When it comes to the Winter Olympics, sports don't get much more technical than freestyle aerials.
The top athletes in the world are doing three complete flips and four or five rotations off the jumps, flying 15 metres in the air before landing on a steep slope. Judges scrutinize everything, every twist and turn, the takeoff, the landing, whether knees were locked together or might have parted slightly on that fourth rotation.
It's also a sport that Canada has thrived at, despite the fact that the grass roots level is almost non-existent in most provinces, including B.C.
To get more kids into the sport, the B.C. Freestyle Ski Association is working with Whistler Gymnastics Club to create a provincial-level aerials program. In January Whistler Gymnastics is launching a twice-a-week aerials program that will eventually transition in the summer from the gym to the water ramps on Blackcomb.
There was room for up to six athletes in the Whistler program and so far five boys between the ages of 12 and 14 have signed up.
Louise Stack, a competitive trampolinist from Australia who joined the Whistler Gymnastics Club as a coach this year, will lead the program.
"They're all skiers, which is kind of rare," said Stack of her aerialists-in-training. "Usually kids do really well in trampoline, diving or gymnastics and they have to teach them to ski, while we're taking a different approach with five kids who know how to ski but now have to learn the trampoline technique."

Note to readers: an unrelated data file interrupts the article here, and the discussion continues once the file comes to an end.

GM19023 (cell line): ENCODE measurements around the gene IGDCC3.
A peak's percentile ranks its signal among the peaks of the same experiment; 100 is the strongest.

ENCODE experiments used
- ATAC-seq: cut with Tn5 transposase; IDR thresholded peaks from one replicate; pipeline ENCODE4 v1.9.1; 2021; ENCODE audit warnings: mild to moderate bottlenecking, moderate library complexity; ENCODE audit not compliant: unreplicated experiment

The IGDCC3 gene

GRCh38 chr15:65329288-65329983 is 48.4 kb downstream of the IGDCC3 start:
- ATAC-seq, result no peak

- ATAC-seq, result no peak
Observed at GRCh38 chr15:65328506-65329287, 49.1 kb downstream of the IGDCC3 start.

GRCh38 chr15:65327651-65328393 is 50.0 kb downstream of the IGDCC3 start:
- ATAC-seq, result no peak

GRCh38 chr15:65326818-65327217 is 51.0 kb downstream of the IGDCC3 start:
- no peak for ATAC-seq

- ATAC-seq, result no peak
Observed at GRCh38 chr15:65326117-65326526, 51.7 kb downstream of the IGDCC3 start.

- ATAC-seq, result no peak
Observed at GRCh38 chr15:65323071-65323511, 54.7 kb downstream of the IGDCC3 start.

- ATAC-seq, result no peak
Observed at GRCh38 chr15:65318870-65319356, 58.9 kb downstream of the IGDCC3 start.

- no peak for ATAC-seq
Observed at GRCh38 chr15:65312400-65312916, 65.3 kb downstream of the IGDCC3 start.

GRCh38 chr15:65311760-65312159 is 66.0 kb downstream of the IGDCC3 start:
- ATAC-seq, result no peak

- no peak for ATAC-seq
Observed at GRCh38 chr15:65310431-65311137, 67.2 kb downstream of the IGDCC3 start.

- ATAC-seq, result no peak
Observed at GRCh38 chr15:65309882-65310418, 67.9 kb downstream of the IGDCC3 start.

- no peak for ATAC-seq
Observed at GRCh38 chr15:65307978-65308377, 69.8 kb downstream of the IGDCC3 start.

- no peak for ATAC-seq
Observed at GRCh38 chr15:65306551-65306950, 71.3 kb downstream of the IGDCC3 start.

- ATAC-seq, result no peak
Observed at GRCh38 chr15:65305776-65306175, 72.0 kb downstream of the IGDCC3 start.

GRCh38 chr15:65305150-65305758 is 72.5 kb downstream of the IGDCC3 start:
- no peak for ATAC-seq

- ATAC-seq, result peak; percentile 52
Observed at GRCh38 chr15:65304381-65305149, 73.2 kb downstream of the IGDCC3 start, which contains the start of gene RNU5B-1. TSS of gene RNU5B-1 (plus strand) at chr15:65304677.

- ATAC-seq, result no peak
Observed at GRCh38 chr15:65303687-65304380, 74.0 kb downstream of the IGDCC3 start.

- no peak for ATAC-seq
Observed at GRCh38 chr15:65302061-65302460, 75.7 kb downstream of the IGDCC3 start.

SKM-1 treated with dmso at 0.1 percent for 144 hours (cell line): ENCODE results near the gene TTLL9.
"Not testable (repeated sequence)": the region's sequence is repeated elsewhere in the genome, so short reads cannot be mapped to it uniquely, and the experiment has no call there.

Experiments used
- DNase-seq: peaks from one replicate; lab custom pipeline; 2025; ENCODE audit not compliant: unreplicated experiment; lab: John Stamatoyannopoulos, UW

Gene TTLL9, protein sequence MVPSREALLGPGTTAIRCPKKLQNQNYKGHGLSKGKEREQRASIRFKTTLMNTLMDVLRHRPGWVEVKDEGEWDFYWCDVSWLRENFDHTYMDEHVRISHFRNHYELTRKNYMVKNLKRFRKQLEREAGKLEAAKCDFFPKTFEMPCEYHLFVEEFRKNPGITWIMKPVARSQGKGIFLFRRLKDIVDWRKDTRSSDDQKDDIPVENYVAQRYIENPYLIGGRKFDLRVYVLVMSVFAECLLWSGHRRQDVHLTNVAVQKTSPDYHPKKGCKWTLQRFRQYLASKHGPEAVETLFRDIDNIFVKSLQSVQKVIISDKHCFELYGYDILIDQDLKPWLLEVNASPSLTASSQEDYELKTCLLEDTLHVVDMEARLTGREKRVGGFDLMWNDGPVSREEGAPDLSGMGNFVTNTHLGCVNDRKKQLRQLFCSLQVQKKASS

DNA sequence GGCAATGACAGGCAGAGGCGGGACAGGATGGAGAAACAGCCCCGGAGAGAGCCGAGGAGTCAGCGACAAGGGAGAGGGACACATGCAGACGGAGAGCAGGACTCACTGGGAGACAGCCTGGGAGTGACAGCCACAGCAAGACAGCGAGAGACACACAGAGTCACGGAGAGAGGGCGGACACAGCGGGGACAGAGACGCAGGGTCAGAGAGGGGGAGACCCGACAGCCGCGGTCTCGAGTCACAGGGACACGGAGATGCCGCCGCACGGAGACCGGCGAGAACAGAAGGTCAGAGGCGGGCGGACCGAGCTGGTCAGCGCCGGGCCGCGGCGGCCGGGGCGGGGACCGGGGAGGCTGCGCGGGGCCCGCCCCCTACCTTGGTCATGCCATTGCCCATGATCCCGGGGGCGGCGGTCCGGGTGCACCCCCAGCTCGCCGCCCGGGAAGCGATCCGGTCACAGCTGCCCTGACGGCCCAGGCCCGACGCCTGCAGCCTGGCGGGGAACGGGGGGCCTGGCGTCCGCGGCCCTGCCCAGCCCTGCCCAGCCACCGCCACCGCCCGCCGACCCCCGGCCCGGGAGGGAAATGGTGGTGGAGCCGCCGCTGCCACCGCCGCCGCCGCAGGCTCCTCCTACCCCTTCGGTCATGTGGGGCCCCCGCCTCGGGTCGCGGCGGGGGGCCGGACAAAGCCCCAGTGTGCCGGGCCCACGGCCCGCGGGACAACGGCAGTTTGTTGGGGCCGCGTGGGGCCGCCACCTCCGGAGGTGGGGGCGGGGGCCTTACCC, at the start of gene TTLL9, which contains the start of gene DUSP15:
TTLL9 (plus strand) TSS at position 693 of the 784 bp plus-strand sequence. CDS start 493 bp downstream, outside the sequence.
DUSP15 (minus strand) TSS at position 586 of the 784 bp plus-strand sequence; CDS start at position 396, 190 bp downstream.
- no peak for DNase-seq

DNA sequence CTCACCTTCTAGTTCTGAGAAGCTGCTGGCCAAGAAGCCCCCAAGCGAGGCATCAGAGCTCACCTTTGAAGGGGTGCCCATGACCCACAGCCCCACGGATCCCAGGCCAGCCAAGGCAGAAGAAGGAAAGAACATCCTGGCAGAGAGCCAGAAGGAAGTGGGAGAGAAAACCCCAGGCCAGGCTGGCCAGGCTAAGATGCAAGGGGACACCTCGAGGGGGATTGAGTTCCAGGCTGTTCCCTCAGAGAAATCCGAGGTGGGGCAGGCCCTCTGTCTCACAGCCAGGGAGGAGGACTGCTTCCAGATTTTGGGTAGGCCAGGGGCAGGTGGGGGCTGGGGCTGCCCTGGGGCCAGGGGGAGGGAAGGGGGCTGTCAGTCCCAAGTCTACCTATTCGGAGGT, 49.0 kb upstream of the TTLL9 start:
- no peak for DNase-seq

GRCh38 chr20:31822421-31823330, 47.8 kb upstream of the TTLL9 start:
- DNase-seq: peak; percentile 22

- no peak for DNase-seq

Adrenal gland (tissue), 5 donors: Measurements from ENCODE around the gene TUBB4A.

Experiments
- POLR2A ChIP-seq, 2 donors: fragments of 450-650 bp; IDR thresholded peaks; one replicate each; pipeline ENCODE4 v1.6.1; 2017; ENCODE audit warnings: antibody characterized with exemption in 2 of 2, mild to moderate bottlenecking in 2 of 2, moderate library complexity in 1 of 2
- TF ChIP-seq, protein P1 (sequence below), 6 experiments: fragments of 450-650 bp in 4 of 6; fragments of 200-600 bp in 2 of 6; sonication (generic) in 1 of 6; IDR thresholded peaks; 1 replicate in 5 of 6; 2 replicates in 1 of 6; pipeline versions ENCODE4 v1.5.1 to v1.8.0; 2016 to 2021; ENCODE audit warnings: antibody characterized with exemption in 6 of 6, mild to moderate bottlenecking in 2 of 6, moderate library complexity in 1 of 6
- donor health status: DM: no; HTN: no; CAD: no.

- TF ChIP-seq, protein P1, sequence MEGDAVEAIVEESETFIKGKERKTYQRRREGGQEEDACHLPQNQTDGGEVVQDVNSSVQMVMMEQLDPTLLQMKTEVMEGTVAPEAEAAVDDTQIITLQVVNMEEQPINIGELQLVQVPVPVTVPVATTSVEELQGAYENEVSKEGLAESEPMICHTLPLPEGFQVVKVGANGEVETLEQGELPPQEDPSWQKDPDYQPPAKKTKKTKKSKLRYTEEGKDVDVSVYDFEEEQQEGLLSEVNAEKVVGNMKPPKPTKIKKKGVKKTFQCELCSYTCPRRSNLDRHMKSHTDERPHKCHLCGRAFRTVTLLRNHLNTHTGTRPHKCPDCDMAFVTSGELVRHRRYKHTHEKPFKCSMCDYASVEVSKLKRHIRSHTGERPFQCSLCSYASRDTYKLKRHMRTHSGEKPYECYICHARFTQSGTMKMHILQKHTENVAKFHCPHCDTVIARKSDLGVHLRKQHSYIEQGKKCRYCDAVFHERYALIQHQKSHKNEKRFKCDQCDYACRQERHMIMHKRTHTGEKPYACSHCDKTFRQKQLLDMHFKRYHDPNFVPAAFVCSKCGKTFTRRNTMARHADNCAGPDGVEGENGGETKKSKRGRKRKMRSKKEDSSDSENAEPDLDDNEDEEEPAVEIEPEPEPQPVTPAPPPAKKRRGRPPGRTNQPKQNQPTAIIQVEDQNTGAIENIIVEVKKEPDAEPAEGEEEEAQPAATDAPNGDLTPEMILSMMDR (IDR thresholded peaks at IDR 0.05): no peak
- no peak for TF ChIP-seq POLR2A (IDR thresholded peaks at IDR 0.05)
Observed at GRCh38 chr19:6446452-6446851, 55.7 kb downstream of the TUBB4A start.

The program will include skill development, twists and flips, with athletes learning to link different tricks together while building up to double flips. Form is incredibly important. "Legs together, pointed toes, no flailing around and that sort of thing," said Stack.
The program will kick it up another notch next winter when Whistler Gymnastics moves into its new facility, which includes in-ground trampolines and bungee ropes that allow athletes to practice flips and twists in the air.
Originally the freestyle aerials program was not supposed to take place until the move into a new facility, but some trampoline time was open on the club's schedule and a decision was made to start the program early.
Other candidates for the program, including a female gymnast, may join the program in the summer when it moves to the water ramps. Stack knows first-hand how hard it can be to make that transition.
"I found it hard to ski down because you're skiing on this plastic snow, but when you land on the water with the bubbles going it's quite soft and once you get the hang of it it's pretty easy to do," she said.
Whistler Gymnastics is still taking applications for the program, with the first session running from January to June. Call 604-902-FLIP (3547) for more information.